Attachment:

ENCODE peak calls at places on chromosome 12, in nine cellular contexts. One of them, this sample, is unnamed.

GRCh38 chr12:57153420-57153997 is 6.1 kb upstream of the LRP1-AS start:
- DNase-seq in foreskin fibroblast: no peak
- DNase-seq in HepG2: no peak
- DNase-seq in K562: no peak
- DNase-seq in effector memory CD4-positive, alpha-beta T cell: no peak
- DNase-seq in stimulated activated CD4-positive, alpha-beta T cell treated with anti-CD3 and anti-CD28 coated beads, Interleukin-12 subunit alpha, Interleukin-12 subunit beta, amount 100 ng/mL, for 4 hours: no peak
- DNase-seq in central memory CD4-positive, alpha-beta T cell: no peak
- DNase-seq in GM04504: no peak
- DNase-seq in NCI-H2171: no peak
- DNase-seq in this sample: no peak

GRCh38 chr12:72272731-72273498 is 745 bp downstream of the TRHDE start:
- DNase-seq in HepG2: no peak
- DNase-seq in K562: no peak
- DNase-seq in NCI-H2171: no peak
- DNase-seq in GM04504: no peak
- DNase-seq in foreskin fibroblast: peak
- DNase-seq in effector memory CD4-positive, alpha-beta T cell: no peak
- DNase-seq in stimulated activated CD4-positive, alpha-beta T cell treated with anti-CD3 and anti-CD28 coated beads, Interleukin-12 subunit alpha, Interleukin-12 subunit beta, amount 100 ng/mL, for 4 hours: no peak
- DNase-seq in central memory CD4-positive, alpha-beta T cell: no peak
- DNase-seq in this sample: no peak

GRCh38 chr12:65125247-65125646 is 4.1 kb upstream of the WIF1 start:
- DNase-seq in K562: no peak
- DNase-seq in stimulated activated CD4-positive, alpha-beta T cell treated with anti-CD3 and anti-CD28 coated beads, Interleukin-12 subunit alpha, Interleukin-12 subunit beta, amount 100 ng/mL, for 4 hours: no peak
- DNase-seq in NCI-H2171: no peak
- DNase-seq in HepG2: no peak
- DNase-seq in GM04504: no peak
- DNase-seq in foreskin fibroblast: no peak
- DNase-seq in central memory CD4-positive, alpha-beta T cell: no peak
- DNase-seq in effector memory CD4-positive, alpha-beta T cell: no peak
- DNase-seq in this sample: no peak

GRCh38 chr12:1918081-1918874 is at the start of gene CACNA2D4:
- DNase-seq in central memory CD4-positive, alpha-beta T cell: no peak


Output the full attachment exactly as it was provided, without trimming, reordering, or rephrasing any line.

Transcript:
ENCODE peak calls at places on chromosome 12, in nine cellular contexts. One of them, this sample, is unnamed.

GRCh38 chr12:57153420-57153997 is 6.1 kb upstream of the LRP1-AS start:
- DNase-seq in foreskin fibroblast: no peak
- DNase-seq in HepG2: no peak
- DNase-seq in K562: no peak
- DNase-seq in effector memory CD4-positive, alpha-beta T cell: no peak
- DNase-seq in stimulated activated CD4-positive, alpha-beta T cell treated with anti-CD3 and anti-CD28 coated beads, Interleukin-12 subunit alpha, Interleukin-12 subunit beta, amount 100 ng/mL, for 4 hours: no peak
- DNase-seq in central memory CD4-positive, alpha-beta T cell: no peak
- DNase-seq in GM04504: no peak
- DNase-seq in NCI-H2171: no peak
- DNase-seq in this sample: no peak

GRCh38 chr12:72272731-72273498 is 745 bp downstream of the TRHDE start:
- DNase-seq in HepG2: no peak
- DNase-seq in K562: no peak
- DNase-seq in NCI-H2171: no peak
- DNase-seq in GM04504: no peak
- DNase-seq in foreskin fibroblast: peak
- DNase-seq in effector memory CD4-positive, alpha-beta T cell: no peak
- DNase-seq in stimulated activated CD4-positive, alpha-beta T cell treated with anti-CD3 and anti-CD28 coated beads, Interleukin-12 subunit alpha, Interleukin-12 subunit beta, amount 100 ng/mL, for 4 hours: no peak
- DNase-seq in central memory CD4-positive, alpha-beta T cell: no peak
- DNase-seq in this sample: no peak

GRCh38 chr12:65125247-65125646 is 4.1 kb upstream of the WIF1 start:
- DNase-seq in K562: no peak
- DNase-seq in stimulated activated CD4-positive, alpha-beta T cell treated with anti-CD3 and anti-CD28 coated beads, Interleukin-12 subunit alpha, Interleukin-12 subunit beta, amount 100 ng/mL, for 4 hours: no peak
- DNase-seq in NCI-H2171: no peak
- DNase-seq in HepG2: no peak
- DNase-seq in GM04504: no peak
- DNase-seq in foreskin fibroblast: no peak
- DNase-seq in central memory CD4-positive, alpha-beta T cell: no peak
- DNase-seq in effector memory CD4-positive, alpha-beta T cell: no peak
- DNase-seq in this sample: no peak

GRCh38 chr12:1918081-1918874 is at the start of gene CACNA2D4:
- DNase-seq in central memory CD4-positive, alpha-beta T cell: no peak